Te Kēmara

He Whakaputanga o te Rangatiratanga o Nu Tirene

On 28 October 1835 at the Waitangi residence of James Busby, 34 chiefs signed He Whakaputanga o te Rangatiratanga o Nu Tirene (known in English as the Declaration of Independence of the United Tribes of New Zealand). By 1839, 18 more chiefs had signed He Whakaputanga, which was acknowledged by the British government. This biography of one of the signatories was originally written for the He Tohu exhibition.


Signing details

Signature number: 
22
Signed as: 
Te Kamara
Probable name: 
Te Kēmara
Iwi/Hapū: 
Ngāpuhi, Ngāti Kawa, Ngāti Hauata, Ngāti Rāhiri, Ngāti Rēhia
1835 residence: 
Waitangi
Tohu (signature): 

Te Kēmara, also known as Kai Te Kēmara, Tāreha and Kaiteke, was the son of Whē and the uncle of Hōne Heke Pōkai and Marupō. He was a renowned tohunga and rangatira of Waitangi, Pākaraka and Pouērua. One of Te Kēmara’s wives was Te Tii Puātea, the niece of Ngare Raumati leader Korokoro.

In the 1820s Te Kēmara joined Ngāpuhi’s northern alliance in wars to the south of the Bay of Islands, where his knowledge as a tohunga was highly respected. Hongi Hika relied on his visions, such as his waiata matakite (prophetic song) that foretold the defeat of Ngāti Whātua at the battle of Te Ika-a Ranganui in 1825. Te Kēmara was also said to have battled Tūhotu, a tohunga of Te Arawa, for control over the waters of Lake Rotorua. Tūhotu called on the taniwha of the lake to make the waters rough, preventing Hongi’s waka from crossing. Te Kēmara replied with his own karakia and managed to calm the waters.

In the 1830s Te Kēmara opposed Christianity and supported the prophet Papahurihia, also known as Te Atua Wera, and the Nākahi movement against missionaries. He had a stormy relationship with Henry Williams and disputed the sale of land in the Waitangi area.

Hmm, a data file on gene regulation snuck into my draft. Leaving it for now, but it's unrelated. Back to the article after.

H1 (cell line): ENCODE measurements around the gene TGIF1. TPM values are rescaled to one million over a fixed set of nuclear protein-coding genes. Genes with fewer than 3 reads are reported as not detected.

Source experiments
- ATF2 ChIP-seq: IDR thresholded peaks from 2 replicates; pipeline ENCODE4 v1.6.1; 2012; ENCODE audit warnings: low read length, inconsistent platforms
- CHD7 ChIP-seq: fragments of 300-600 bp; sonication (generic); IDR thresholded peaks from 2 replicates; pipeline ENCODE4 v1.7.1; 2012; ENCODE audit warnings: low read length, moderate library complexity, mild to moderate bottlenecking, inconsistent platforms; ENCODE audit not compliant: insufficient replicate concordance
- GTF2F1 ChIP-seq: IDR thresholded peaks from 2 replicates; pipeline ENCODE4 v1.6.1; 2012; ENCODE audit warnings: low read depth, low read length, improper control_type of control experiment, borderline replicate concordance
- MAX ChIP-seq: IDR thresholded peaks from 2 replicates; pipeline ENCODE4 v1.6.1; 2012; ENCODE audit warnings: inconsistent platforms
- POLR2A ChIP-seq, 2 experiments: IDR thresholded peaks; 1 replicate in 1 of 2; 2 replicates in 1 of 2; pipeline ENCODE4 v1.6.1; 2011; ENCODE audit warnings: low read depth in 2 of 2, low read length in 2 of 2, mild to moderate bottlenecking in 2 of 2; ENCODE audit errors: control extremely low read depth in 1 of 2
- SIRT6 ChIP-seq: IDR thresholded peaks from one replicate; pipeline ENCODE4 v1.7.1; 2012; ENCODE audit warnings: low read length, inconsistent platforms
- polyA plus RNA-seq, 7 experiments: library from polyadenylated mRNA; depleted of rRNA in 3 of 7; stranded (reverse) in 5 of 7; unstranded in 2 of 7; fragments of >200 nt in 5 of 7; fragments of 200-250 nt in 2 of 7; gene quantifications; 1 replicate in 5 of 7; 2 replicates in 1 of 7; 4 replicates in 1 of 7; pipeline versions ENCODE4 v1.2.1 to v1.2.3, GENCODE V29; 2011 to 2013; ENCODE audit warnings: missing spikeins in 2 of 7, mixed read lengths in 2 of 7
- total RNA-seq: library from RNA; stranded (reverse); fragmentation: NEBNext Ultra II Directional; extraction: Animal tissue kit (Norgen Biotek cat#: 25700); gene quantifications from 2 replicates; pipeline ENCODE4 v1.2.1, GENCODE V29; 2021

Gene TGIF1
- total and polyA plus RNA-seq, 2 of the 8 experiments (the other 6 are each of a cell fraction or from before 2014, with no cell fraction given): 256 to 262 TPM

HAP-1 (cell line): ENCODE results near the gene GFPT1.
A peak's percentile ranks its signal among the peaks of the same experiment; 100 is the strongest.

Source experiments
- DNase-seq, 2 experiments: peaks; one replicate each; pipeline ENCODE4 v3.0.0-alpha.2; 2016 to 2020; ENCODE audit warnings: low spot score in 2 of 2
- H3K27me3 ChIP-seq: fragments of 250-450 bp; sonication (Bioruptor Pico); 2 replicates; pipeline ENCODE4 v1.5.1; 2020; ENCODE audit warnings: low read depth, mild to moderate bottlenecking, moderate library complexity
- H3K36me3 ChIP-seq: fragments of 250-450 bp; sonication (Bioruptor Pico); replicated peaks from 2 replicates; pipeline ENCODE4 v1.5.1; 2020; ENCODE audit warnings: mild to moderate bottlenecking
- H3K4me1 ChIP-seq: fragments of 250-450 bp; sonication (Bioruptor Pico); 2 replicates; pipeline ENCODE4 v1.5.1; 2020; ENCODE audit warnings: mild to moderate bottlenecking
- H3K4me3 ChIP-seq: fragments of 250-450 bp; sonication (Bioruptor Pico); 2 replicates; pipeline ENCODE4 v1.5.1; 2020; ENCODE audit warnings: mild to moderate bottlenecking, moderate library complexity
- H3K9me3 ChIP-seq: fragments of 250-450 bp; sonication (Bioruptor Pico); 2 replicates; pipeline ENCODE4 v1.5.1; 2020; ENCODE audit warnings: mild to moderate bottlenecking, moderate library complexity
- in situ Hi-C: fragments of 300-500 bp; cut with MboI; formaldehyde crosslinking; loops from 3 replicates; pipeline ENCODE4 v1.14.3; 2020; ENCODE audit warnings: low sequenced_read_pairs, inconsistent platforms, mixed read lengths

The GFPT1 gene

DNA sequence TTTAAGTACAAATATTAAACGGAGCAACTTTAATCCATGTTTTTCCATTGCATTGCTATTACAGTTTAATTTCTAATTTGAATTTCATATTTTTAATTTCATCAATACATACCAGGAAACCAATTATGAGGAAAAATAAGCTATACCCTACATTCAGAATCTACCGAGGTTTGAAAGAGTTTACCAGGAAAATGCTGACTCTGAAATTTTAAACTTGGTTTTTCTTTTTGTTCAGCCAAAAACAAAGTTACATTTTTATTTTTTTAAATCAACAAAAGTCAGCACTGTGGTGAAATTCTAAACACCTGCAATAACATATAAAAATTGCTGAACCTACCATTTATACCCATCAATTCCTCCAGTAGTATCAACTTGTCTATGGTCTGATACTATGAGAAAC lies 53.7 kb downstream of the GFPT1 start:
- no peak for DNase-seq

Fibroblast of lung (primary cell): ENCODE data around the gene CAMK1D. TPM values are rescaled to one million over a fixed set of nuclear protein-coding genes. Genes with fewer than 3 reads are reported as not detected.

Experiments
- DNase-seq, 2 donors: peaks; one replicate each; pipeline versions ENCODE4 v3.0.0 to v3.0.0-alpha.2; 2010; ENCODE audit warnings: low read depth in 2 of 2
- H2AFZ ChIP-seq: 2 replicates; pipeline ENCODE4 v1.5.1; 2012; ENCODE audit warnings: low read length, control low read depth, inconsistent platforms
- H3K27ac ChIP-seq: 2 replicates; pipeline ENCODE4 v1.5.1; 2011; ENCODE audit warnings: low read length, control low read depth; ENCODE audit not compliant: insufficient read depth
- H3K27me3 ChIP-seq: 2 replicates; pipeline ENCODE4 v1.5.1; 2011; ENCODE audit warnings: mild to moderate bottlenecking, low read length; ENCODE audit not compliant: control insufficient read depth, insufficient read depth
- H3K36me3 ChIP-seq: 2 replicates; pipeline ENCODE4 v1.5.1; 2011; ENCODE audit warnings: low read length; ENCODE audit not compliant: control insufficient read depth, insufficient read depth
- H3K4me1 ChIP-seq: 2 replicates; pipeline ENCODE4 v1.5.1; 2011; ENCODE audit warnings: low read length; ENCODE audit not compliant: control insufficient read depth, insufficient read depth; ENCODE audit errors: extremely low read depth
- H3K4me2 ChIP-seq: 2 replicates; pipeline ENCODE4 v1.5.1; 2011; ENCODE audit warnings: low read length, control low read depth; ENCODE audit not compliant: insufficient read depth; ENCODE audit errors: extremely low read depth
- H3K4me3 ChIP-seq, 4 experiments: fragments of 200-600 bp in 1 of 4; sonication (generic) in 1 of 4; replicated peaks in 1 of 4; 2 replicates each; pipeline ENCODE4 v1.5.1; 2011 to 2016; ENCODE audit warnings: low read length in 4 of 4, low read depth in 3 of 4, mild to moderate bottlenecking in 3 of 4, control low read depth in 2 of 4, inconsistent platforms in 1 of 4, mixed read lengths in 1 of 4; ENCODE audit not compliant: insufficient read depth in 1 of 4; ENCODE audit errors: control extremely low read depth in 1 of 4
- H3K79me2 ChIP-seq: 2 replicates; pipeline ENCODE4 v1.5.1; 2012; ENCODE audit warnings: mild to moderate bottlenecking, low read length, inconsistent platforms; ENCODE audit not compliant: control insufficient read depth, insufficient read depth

Te Kēmara signed He Whakaputanga on 28 October 1835. In its honour he gifted land near the current Te Tiriti o Waitangi marae at Waitangi for a whare, Te Taurangatira (the meeting place of great leaders). According to Te Kēmara’s descendant Emma Gibbs-Smith, visiting rangatira may have signed He Whakaputanga at this site.

Claudia Orange notes that 'as senior chief and tohunga of the Waitangi locality, the elderly Te Kemara was assigned first right of speech' at the Treaty hui of 5 February 1840. [1] He spoke energetically against signing, and as the final speaker of the day questioned whether Māori would become slaves, joining his hands together as if in handcuffs. Despite this, he signed the Waitangi sheet on 6 February 1840.

In his later years, Te Kēmara was concerned at the denial of access to traditional fishing sites and resources. He died around 1859.

[1] Claudia Orange, The Treaty of Waitangi (first published 1987), rev. ed., Bridget Williams Books, Wellington, 2011, p.53.

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Anonymous

Posted: 10 May 2018

why so blatently prude, it is kai+teke NOT kai.